If you've been to any cinema screening in the past few months you may be aware of Argylle, the latest film from director Matthew Vaughn.

Its trailer has played in front of almost every film I've seen since about September last year, and to be honest it became a slight annoyance.

Despite not looking particularly special, I had hopes it might turn out okay (I'm a big fan of Vaughn's Kingsman: The Secret Service).

Whilst the film avoided being outright annoying, it turned out to be a surprisingly generic and tame outing for all concerned.

Argylle's plain and tired story

The plot of Argylle concerns a rather introverted spy novelist called Elly Conway (played by Bryce Dallas Howard) who has earned enormous success through her Argylle spy novels.

In snippets, we see sections of her books play out, following the almost-perfect iteration of a spy in Aubrey Argylle (Henry Cavill)  working alongside his team to foil dastardly plots.

However, Elly soon finds herself caught up in real danger after her recent novel starts mirroring real events, and a secret organisation tries to capture her.

It's a perfectly fine premise for a film to build on, and I was expecting so much more from Vaughn and company.

However, despite numerous twists spliced throughout the narrative it just ends up being a version of a story we've all seen told countless times before.

Overall, there's very little tension.

The film does start to pick up the pace towards the end with some entertaining action sequences, but it is ultimately very tame by Vaughn's standards.

Dumbarton and Vale of Leven Reporter: Bryce Dallas Howard and Sam Rockwell are the two main leads of the filmBryce Dallas Howard and Sam Rockwell are the two main leads of the film (Image: Apple TV)

The decision to have this film at a 12A rating hurts it in my opinion, as the flourishes that Vaughn could incorporate into his Kingsman films are completely absent without any obviously nasty bloodshed being visible.

It all lacks character, and whilst it goes by at a decent clip it at the same time feels stretched out longer than it needed to be.

Sam Rockwell does his best to keep this afloat

Most of the acting here is perfectly fine, but the one standout in the cast was Sam Rockwell, doing a reliable job as ever.

Playing an intelligence operative in Aiden Wilde, he helps Elly escape the clutches of the organisation known as the Division, and his kind of world-weary but also pepped-up performance works very effectively.

Howard works fairly well as our main character also, whilst Cavill does a solid enough job in his very brief moments as the fictional title character.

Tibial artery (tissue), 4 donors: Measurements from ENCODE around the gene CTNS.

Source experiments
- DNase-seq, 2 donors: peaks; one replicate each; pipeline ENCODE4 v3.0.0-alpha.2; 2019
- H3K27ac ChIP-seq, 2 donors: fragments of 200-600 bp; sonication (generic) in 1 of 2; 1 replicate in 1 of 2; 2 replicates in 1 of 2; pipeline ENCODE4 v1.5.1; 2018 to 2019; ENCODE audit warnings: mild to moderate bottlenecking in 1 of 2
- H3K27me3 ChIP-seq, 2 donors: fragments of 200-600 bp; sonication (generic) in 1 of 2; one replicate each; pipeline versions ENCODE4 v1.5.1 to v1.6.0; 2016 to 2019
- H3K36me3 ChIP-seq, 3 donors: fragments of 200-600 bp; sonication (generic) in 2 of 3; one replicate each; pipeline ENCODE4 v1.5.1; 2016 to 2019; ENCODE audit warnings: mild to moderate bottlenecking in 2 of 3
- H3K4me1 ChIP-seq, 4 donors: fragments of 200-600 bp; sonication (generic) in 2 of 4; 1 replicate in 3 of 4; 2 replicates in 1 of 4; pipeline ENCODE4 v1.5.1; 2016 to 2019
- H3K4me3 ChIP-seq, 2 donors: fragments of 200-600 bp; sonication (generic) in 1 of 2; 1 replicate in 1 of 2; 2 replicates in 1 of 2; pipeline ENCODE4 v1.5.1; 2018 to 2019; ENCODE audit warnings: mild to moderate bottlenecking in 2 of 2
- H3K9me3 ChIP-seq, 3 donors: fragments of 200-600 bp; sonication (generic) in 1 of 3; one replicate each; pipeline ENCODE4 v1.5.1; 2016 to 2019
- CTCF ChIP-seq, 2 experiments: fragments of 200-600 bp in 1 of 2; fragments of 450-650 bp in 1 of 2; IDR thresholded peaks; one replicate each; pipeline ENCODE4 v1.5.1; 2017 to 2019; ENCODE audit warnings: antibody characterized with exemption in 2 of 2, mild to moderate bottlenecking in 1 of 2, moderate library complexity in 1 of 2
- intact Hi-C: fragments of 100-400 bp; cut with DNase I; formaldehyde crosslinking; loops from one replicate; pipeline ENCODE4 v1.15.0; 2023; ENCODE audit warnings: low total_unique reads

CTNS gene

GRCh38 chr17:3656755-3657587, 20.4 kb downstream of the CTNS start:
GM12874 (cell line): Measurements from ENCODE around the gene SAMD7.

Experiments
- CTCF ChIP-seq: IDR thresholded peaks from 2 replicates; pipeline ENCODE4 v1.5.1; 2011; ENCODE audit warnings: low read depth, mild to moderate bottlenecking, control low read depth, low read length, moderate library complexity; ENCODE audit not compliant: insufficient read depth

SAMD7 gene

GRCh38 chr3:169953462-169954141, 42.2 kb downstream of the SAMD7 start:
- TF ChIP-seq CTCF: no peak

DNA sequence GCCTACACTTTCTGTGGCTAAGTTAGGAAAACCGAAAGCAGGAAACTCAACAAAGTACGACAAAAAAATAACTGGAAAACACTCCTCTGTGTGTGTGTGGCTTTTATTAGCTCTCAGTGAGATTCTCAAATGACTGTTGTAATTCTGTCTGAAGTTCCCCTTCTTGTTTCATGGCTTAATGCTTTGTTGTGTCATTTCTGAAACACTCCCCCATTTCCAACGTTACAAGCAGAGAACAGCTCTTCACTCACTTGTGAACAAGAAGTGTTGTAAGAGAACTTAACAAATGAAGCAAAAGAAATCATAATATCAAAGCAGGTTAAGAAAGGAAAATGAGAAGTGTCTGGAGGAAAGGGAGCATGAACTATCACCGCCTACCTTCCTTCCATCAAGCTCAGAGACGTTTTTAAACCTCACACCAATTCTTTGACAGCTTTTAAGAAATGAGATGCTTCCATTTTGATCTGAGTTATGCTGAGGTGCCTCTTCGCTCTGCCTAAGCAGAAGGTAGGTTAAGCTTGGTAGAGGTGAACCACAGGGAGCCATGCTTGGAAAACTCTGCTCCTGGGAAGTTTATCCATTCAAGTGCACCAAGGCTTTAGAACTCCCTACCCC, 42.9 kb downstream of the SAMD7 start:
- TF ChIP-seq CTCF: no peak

Whilst the overall cast is star-studded, with the likes of Bryan Cranston, Catherine O'Hara, Samuel L. Jackson, John Cena, Sofia Boutella and Dua Lipa appearing, most of them are only in it for a handful of scenes, making very little impact.

It comes across as a group of great actors being vastly overqualified for the material they are actually performing in.

Filmmaking leaves a lot to be desired

Certain sections of the film are quite slick, and use little tricks here and there to spice up the visual presentation of specific sequences.

However, a lot of the film looks jarringly awful, especially during sections of the opening action sequence and much of the second half of the narrative.

The visual effects are noticeable, are not integrated well and give everything this fake rubbery quality that takes you out of the moment.

A failed marketing gimmick

If you've seen the trailer you would have been made aware that they play up the mystery of who 'the real agent Argylle' is.

However, back when the film was first announced as being in production in 2021, the way the premise was written spoiled this outcome.

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Due to the way the film was marketed, I thought they might have changed exactly how the narrative played out and added a clever spin to it.

Unfortunately, this didn't prove to be the case and made an already underwhelming experience that bit more banal.

If you have enjoyed Matthew Vaughn's work previously you may get some enjoyment out of Argylle but overall it doesn't do enough to justify rushing out to go see it.

Score: 4/10

Argylle is available to watch in cinemas right now